Prison Letters Reveal Plight of Chinese Dissidents

By , Staff writer of The Christian Science Monitor

POLITICAL prisoner Qi Dafeng lacks the prerequisites for winning his freedom in China soon: fame and international connections.

While China releases prominent political activists to impress American critics and Olympic officials, Mr. Qi and thousands of other dissidents remain under detention and unnoticed.

In recent weeks, Beijing has freed Wang Dan, a leader of the 1989 Tiananmen Square protests, and some other well-known prisoners as a gesture to placate President Clinton, who has threatened a tougher line on Chinese human rights abuses, and to convince Olympic planners to hold the 2000 Summer Games in the Chinese capital.

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Arrested with two others last September, Qi, a 28-year-old democracy activist, is the only one of the three still detained. The most famous of his colleagues, Shen Tong, was held in a Beijing guest house and, under pressure from US congressmen, released and deported to the United States in October.

Mr. Shen, an outspoken leader of the Tiananmen Square demonstrations, is now a graduate student in Boston and heads the US-based Democracy for China Fund.

The other activist, Qian Liyun, was held with Qi in the Tongxian detention center on the Beijing outskirts for three months but later freed. The wife of 1989 activist Xiong Yan, now in exile in the US, Ms. Qian has been given a passport and is waiting to join her husband.

But Qi, who served 21 months in prison for mobilizing students in the port city of Tianjin in 1989, now serves out a second two-year sentence in a reeducation-through-labor camp in Anhui Province, where inmates work in an underground coal mine. Friends say he has been writing letters and going without food to protest his incarceration and draw the attention of Beijing authorities.

"This is a deliberate infringement of my rights," Qi protested in a prison letter of appeal obtained by the Monitor. "This is deliberate persecution against me."

Chinese activists and international human rights monitors say that China maintains its tight lid on political expression despite some positive gestures to quiet world outcry.

In a report issued this week, the human rights group Asia Watch detailed the arrest of 40 Chinese during the last year for their alleged involvement in democratic activities. They included members of five underground democratic organizations.

Noting the recent release of some prominent prisoners, Asia Watch said, "These steps are welcome." But for the government's "smile posture" to pay off, the group said, officials must "begin to make a real dent in the huge backlog of political prisoners' cases."

Qi's prison letter underscores the plight of thousands of Chinese, known but to their families, lost in the gulag of prisons and work camps.

Although he failed to win the international acclaim of many Beijing students in 1989, Qi's friends say the leader organized 300 students who rode their bicycles to Beijing from Tianjin and later called a three-day hunger strike at the Tianjin railroad station to support the Tiananmen Square demonstrators.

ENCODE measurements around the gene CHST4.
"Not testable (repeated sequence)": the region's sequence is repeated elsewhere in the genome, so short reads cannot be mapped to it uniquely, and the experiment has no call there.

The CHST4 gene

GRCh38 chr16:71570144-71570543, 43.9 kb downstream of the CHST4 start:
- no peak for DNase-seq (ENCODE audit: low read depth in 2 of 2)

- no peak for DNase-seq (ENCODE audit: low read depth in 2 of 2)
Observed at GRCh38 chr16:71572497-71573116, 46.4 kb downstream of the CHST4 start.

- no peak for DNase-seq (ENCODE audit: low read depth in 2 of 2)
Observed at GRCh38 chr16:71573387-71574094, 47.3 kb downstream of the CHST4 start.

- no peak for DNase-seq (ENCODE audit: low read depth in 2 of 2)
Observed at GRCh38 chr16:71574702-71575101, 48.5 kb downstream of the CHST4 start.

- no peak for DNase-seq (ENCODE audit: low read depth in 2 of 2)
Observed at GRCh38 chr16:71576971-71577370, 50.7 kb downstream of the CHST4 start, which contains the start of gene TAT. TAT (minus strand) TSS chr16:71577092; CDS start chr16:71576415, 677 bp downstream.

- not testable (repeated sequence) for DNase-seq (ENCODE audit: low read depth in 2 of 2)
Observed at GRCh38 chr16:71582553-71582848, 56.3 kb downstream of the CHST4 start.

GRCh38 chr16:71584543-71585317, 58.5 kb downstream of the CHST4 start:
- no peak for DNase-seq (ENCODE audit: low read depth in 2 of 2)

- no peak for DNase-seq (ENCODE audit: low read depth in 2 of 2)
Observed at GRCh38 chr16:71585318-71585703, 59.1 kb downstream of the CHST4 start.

After getting out of prison, the graduate student was expelled from Nankai University in Tianjin, married, and began working as a trader along the Chinese border with Russia.

However, Qi again became active last summer when Shen, the Boston-based leader who fled China shortly after the brutal military suppression in 1989, answered Beijing's call for exiled students to return.

Arrested again just as he was poised to launch a Chinese chapter of the Democracy for China Fund at a Beijing press conference, Shen now is blamed by many in the dissident community for exposing activists who remained at home.

Caught with Shen and a letter of appointment to the Democracy for China Fund, Qi was sentenced to two years in the labor camp by security authorities, who claim he "refuses to repent and holds onto his reactionary stand" and "actively took part in the antigovernment activities of Shen Tong who returned to China from the United States."

Described by his friends as "a man of few words," Qi has nonetheless written lengthy protests, citing legal abuses in his incarceration and claiming that Beijing security officials failed to list his crimes, issue a formal legal decision, and allow an appeal.

Contending that the activists were within Chinese law in seeking to establish and register Shen Tong's organization in China, Qi takes issue with the government charge "that I refuse to repent and hold onto a counterrevolutionary stand. Antigovernment activities is a term fabricated against our legitimate activities."

Frustrated by the official stonewall, Qi went on a four-day hunger strike last December before security officers forced a tube for fluids into his stomach, friends say.

The once burly activist has lost weight, is weak and constantly administered fluids. The father of a one-year-old, Qi is allowed a visit by only one family member every month.

"No one ever makes an appeal for Qi," says a friend who also served time in prison. "Tell Shen Tong if you see him that our only blame is that he should not have exposed one of our best friends, who is suffering."

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